Archive for the 'Holiday' Category

Not feeling the love

It’s hard to get in the mood for Valentine’s day when the day before it’s rainy cats and dogs outside, your running late for work despite the alarm going off at 4:45 am and the elevator in your apartment building is out of order, oh and when you finally do make it out of the door after a trip back up the seven flights of stairs to get your rain coat,your umbrella does an impressive back flip and jars an elderly lady walking past (which I now know is only funny in films). Frankly, by this point in my day (and it was only 5:43 am) I felt like my guts-on-the-outside-umbrella, only minus the gold medal gymnastics. There was no love in the air. nada, zilch, niente- well you get the idea.

They say things can only get better-but I can categorically say when you start the day like you’ve been thrown in the pool with your clothes on (on a winters day) and there’s no more PG-tips left, there’s very little to feel bright about. So, I did what any right-minded girl in a grump and a sodden jumper would do- I got out a set of scales. If you’re the kind of person who hasn’t yet come across an activity or the person in your life to bring you up when you’re down, then let me suggest you drag your sad little feet into the kitchen. Sweet smells from the oven warm the heart, enliven the senses and really, who hasn’t ever thought to themselves…one more biscuit will make everything better? This isn’t to say that Don, doesn’t live up to his relationship-bound duties but I didn’t want to bring him down the day before Valentine’s Day and make him forget my flowers (Don, you did buy me flowers, right?).

Walking to the subway after work I chucked my useless brolly on a pile of other discarded ones’ by the curb- seems like no matter how much you shell out there is no such thing as a good umbrella. There are however good biscuits. Happy Valentine’s Day.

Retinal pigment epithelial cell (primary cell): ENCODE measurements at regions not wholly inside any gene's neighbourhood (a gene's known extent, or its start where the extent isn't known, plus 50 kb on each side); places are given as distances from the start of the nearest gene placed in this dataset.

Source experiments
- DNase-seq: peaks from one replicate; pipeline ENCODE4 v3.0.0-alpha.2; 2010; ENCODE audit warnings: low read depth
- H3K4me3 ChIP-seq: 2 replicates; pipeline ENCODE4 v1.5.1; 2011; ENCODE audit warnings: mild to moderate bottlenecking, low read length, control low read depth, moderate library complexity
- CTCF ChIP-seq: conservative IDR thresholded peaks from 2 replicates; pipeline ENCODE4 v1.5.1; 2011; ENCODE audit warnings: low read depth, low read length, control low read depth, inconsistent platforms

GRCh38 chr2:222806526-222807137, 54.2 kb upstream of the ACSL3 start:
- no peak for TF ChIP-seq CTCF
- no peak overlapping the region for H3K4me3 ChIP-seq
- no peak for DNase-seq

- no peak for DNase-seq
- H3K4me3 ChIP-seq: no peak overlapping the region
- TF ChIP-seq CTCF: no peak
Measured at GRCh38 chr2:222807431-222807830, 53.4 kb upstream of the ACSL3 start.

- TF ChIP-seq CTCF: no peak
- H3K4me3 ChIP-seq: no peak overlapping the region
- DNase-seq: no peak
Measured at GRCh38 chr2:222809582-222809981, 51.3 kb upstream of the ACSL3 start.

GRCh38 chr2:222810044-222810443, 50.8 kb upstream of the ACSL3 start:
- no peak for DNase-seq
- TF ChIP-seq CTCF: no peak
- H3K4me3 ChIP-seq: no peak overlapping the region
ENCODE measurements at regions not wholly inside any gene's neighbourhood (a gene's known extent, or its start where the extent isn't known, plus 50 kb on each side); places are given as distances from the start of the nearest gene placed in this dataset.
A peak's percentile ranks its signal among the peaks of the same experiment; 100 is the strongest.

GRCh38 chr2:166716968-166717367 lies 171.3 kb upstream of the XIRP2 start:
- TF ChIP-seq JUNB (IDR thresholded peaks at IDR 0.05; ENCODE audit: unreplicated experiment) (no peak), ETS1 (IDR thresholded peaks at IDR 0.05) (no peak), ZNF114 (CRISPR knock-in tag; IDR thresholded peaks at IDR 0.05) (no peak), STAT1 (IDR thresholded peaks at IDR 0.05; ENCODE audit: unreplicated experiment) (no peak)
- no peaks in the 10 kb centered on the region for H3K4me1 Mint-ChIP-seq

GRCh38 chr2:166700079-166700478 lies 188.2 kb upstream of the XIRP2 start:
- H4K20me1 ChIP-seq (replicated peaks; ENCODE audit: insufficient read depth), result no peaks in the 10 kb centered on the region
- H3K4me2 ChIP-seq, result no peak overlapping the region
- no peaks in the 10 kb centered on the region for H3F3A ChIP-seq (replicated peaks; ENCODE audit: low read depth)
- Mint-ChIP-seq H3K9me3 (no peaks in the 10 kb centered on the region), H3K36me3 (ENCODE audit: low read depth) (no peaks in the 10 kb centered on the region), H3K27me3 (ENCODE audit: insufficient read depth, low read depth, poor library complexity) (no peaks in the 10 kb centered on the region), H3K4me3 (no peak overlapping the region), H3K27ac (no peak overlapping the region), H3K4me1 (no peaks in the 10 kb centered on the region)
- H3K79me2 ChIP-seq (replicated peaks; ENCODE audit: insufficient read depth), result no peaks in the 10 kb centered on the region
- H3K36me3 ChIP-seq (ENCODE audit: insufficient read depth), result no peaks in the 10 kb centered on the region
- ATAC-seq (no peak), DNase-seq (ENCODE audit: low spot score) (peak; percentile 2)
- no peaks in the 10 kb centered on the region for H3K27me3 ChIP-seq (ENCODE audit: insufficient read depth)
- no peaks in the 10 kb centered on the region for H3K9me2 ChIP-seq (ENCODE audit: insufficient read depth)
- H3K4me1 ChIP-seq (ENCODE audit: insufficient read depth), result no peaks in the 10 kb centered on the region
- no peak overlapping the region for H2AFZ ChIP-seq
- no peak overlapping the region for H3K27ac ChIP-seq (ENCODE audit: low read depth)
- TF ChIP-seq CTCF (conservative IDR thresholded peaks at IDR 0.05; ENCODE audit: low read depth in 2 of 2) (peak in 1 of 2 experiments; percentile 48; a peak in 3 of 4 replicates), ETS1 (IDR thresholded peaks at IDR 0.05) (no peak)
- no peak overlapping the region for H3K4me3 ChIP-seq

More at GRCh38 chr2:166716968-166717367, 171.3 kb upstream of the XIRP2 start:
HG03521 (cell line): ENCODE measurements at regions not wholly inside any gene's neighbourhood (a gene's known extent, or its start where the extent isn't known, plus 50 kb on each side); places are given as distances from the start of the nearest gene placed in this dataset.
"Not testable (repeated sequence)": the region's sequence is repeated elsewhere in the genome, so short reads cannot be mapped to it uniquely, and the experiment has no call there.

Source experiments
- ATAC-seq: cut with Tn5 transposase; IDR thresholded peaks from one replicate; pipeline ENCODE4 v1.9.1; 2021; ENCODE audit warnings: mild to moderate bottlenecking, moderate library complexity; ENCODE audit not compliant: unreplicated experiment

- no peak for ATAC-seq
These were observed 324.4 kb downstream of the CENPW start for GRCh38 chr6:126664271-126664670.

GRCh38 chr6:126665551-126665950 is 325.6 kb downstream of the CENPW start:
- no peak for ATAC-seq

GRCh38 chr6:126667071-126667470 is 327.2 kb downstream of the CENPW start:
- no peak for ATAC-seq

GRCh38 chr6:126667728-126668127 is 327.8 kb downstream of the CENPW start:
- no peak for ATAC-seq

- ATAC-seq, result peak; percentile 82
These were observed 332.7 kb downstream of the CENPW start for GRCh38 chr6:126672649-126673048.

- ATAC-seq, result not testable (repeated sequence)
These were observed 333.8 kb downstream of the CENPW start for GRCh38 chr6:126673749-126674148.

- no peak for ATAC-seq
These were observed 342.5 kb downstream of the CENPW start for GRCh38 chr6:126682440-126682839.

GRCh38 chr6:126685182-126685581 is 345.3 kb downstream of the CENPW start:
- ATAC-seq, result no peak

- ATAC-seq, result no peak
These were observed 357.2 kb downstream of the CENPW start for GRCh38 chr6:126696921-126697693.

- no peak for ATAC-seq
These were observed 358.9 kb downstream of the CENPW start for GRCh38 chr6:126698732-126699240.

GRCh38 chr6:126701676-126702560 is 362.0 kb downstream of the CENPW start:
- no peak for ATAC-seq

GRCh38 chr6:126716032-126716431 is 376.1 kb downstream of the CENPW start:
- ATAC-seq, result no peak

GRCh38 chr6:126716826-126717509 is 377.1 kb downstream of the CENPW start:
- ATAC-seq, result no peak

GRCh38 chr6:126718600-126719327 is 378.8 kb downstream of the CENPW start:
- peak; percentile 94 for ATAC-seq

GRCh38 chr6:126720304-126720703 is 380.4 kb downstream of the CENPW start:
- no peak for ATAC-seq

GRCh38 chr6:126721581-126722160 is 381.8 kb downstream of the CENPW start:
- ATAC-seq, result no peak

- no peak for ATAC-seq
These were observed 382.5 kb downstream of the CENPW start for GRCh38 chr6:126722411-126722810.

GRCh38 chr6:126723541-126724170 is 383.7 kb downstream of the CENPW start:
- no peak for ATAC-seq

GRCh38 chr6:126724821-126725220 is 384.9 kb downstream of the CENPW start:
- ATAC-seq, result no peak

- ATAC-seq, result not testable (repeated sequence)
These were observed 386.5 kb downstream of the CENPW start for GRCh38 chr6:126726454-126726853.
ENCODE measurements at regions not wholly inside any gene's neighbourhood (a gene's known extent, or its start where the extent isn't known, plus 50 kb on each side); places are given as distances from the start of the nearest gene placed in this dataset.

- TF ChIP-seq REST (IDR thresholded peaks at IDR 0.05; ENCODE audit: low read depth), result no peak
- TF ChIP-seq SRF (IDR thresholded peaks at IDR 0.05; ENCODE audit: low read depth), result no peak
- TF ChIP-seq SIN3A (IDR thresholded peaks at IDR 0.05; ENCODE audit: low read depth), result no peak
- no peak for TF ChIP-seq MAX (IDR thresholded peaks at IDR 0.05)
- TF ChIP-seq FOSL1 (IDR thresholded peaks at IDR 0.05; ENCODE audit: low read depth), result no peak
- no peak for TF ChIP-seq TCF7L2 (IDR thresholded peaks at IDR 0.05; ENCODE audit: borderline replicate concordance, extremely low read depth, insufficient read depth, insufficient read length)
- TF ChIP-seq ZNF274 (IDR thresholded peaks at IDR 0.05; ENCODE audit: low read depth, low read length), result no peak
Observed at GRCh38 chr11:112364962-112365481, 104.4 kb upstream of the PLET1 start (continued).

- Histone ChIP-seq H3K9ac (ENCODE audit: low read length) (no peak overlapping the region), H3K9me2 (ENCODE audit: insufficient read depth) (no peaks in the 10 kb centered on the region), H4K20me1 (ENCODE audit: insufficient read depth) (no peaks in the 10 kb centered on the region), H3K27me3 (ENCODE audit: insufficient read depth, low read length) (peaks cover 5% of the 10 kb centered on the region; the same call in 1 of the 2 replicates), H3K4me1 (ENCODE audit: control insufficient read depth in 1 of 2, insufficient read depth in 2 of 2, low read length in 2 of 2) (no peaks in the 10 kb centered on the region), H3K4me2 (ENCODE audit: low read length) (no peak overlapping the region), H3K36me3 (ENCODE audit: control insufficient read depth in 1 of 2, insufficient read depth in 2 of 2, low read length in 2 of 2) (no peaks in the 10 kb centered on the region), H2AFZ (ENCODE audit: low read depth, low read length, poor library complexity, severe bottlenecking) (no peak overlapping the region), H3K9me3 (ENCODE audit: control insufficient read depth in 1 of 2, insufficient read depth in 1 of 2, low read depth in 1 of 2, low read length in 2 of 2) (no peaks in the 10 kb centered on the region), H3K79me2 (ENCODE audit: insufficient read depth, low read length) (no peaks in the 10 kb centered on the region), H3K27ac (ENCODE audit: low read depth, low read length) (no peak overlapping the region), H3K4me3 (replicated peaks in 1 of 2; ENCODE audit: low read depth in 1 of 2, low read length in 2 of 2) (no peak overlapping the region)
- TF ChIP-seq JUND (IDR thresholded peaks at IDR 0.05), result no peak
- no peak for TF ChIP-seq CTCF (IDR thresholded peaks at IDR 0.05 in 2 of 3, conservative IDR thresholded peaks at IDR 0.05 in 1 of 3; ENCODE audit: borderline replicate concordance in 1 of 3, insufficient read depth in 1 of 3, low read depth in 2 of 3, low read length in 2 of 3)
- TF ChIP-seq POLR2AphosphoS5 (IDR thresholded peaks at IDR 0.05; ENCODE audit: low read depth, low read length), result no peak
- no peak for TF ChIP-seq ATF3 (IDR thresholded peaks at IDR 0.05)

A BIG Family Christmas

With a family as big as mine, Christmas remains a far cry away from a quiet little retreat in the country. And on the years when we don’t all manage to fly our carbon fueled feet half way around the globe to meet up, it all feels a bit too quiet.  For one thing, when there are twenty-one family members- including three teenage boys (plus another six men who eat as if they still were), there’s a impressive amount of time, planning and stamina that goes into feeding them throughout the week of Christmas. With several birthdays to celebrate, big family Christmas’s always resemble my first week at University, complete with freshers flu at the end.

I grumbled in a recent posting that the obligation of Christmas present buying was tedium incarnate and whilst this Christmas proved no different to any other, bigger appetites meant there was an increased focus on the need for food. And lots of it. Don and I usually make decisions about what to eat when we’re hungry but here- it was no use deciding what to eat for lunch at lunchtime, menus for mealtimes were devised over lengthy group emails back in October and duties were divided up around the family.  And yet, for some reason, by some stroke of serious luck I managed to slip through the sieve, so to speak, and got off rather lightly. Although there was something rather unnerving about how much I enjoyed not being the one wiping away sweat beads dashing  between stove and dining room table. The price for such a luxury as actually having a holiday when on holiday was to make pavlovas for dessert one night.  Easy.  Or so one would assume.

If I’m ever asked to make a pavlova in somebody else’s kitchen again there will be a few pointers that will need clarifying before I agree to it:

1/  Will there be a bowl big enough to whisk eight egg whites in?

2/ Will there be a baking tin big enough to cook my pavlova on?

3/ Will there be an electric whisk?

To say that I got an arm workout that day would be grossly underselling my efforts. My appreciation for electric kitchen tools has never been more defined- and neither have my biceps for that matter.

Happy New Year!

Shopping blues